Courage, community, and cash: How towns are building housing Cape Codders can afford
Demand for second homes on Cape Cod, driven in part by the pandemic, is driving up real estate prices even higher than they’ve been in the past. In this conclusion to a two-part story, Jennette Barnes explores what some communities are doing — and what they could be doing — to ensure year-round residents can afford to live on Cape Cod.
Trevor Pittinger pours himself a cup of French-press coffee that’s probably bitter. We’ve been talking a while already.
“But to be honest, I need some strong coffee,” he says. Pittinger works at Provincetown Brewing Co. and is a partner in the business.
I visited him in his beautiful Provincetown apartment, up on a hill with a water view, to see what’s possible when a town creates its own “small A” affordable housing — not subsidized housing, but places that are within reach of the local workforce, and stable.
He and his partner have a two-bedroom, two-bath, filled with natural light and local art. And the town of Provincetown owns it. There’s no private landlord here to sell and turn out renters.
“I have never lived in a space as nice as I currently have, since I probably left home for college,” he said.
He said he can’t speak highly enough of the town’s decision to purchase Harbor Hill and create a space for locals to make their homes — “not just hovels that they're in for six, eight months.”
Provincetown bought this former timeshare complex in 2018, renovated, and opened it the following year as market-rate, income-qualified housing.
That means it’s not cheap, but it’s fair, and it’s available year round, said Nathan Butera, chair of the Provincetown housing trust that operates Harbor Hill.
“When the trust was created, we were seeing people leaving town — people who'd been here for a very long time — because they lost their housing and they couldn't find anything else,” he said.
Monthly rent for two-bedroom units at Harbor Hill starts at $2,000 and goes up to about $2,600, he said.
Town-owned housing is just one strategy in Provincetown. The town passed an accessory dwelling bylaw and is expanding its sewage capacity to accommodate extra bedrooms.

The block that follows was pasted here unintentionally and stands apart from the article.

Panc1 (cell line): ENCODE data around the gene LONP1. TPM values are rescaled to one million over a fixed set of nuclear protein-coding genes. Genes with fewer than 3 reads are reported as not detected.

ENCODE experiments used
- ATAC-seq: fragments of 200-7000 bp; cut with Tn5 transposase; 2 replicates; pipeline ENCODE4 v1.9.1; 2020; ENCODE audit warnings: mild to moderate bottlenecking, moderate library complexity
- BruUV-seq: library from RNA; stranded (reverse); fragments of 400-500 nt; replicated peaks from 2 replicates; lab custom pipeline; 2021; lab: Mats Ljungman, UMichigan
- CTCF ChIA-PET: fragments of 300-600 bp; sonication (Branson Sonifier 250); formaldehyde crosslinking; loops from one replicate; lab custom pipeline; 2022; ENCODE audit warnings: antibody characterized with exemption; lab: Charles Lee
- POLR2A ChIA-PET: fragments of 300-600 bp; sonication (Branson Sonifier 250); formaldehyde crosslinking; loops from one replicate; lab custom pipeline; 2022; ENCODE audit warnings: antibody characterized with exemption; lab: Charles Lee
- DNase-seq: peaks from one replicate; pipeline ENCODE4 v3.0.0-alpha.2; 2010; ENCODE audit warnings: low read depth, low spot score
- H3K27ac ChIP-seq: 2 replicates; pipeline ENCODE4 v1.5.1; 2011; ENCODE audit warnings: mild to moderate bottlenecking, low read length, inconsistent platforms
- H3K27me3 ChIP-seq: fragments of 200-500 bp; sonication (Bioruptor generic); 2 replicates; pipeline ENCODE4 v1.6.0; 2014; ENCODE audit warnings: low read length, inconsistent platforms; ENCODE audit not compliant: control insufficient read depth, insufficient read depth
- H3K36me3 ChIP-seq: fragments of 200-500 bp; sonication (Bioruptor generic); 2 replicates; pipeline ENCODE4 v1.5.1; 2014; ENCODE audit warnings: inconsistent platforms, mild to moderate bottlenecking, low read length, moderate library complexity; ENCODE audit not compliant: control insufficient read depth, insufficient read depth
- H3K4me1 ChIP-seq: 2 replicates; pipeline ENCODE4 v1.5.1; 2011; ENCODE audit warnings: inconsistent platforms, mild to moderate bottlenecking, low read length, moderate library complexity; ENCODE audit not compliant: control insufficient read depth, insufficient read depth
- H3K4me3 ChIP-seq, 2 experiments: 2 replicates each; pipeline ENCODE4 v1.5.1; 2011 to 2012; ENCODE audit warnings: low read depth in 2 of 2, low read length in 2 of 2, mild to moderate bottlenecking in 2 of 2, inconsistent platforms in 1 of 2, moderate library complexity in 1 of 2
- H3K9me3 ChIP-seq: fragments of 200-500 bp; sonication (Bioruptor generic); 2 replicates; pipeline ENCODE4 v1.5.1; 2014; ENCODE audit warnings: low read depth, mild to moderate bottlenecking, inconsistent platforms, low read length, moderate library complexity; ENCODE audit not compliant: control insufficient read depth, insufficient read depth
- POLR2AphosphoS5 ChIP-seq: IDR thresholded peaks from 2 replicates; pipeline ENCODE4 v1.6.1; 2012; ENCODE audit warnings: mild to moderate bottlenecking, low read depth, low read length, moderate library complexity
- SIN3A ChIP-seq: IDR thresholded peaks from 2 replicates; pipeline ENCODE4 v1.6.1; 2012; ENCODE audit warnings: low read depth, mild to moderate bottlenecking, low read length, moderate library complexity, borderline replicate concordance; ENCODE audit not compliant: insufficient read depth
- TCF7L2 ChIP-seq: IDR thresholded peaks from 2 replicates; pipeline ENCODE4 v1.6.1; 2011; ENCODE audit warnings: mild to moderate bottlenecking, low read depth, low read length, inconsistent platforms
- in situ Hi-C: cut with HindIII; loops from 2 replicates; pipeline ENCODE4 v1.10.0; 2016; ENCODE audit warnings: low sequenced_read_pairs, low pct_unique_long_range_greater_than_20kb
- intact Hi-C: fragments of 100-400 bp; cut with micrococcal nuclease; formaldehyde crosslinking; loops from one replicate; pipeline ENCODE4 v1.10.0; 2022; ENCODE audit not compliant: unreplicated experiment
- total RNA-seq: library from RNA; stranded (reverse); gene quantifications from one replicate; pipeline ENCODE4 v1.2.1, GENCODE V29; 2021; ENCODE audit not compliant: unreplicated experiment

Select Board member Leslie Sandberg said residents are working with the board and the town manager on more proposals, including raising the height restrictions on buildings.
“And by raising that, you're able to build more,” which the town’s comprehensive plan supports, she said.
Not every community can follow the Provincetown model.
Chatham decided not to go the ownership route, said Principal Planner Aly Sabatino.
She said Chatham doesn’t have the staff to develop property, but there’s another reason, too.
“If the town does develop the properties, … you have to follow all the procurement laws, and sometimes that can make things much more expensive,” she said.
Chatham has something housing advocates love: apartments over stores downtown. But with today’s zoning, they would be very difficult to build.
Sabatino said the town is working on new, downtown-style zoning for West Chatham, to allow mixed-use buildings.
They’re talking with the Cape Cod Commission about “form-based” zoning. That’s form as in form and function — putting form front and center.
“I think a lot of times when people are opposed to a potential development in areas, it's really because people are afraid of how it's going to look,” Sabatino said. “And so form-based code … already sets the standard of what a building will look like. So you don't have to kind of worry about, ‘Is this just going to be a box?’”
Chatham Town Meeting has approved a number of housing initiatives, including a trust to promote affordable and attainable housing, and to fund it, a transfer tax on houses sold for $2 million or more.
Both need special state legislation.
Those are just some of the ideas percolating around the Cape to address the housing crisis.
Alisa Magnotta, CEO of the Housing Assistance Corporation, spends a lot of time thinking about these issues.
“People ask me, like, ‘Well, what's it going to take to change? What do we have to do?’” she said. “There's three things that I believe — and this is oversimplified, right? — but there are three things that we need in order to change housing on the Cape and on the Islands. And the first is courage; the second is community, and the third is cash.”
She said people have to have the courage to go to public meetings and talk about the struggles they face to live on Cape Cod year round. And adding housing requires creative investment — like helping commercial building owners put on a second or third story for apartments.
“And I say community, because it really takes all of us,” she said. “It takes all of us to keep a vibrant, year-round community economy. And it takes us locking arms and being unified in our intention and our purpose to add housing.”
No single solution is going to solve all of Cape Cod’s housing woes.
But people studying this problem say communities should focus on town centers: solve wastewater problems, add density and bedrooms, allow accessory dwellings by right, and allow commercial conversion to residential.
That, they say, would be a start.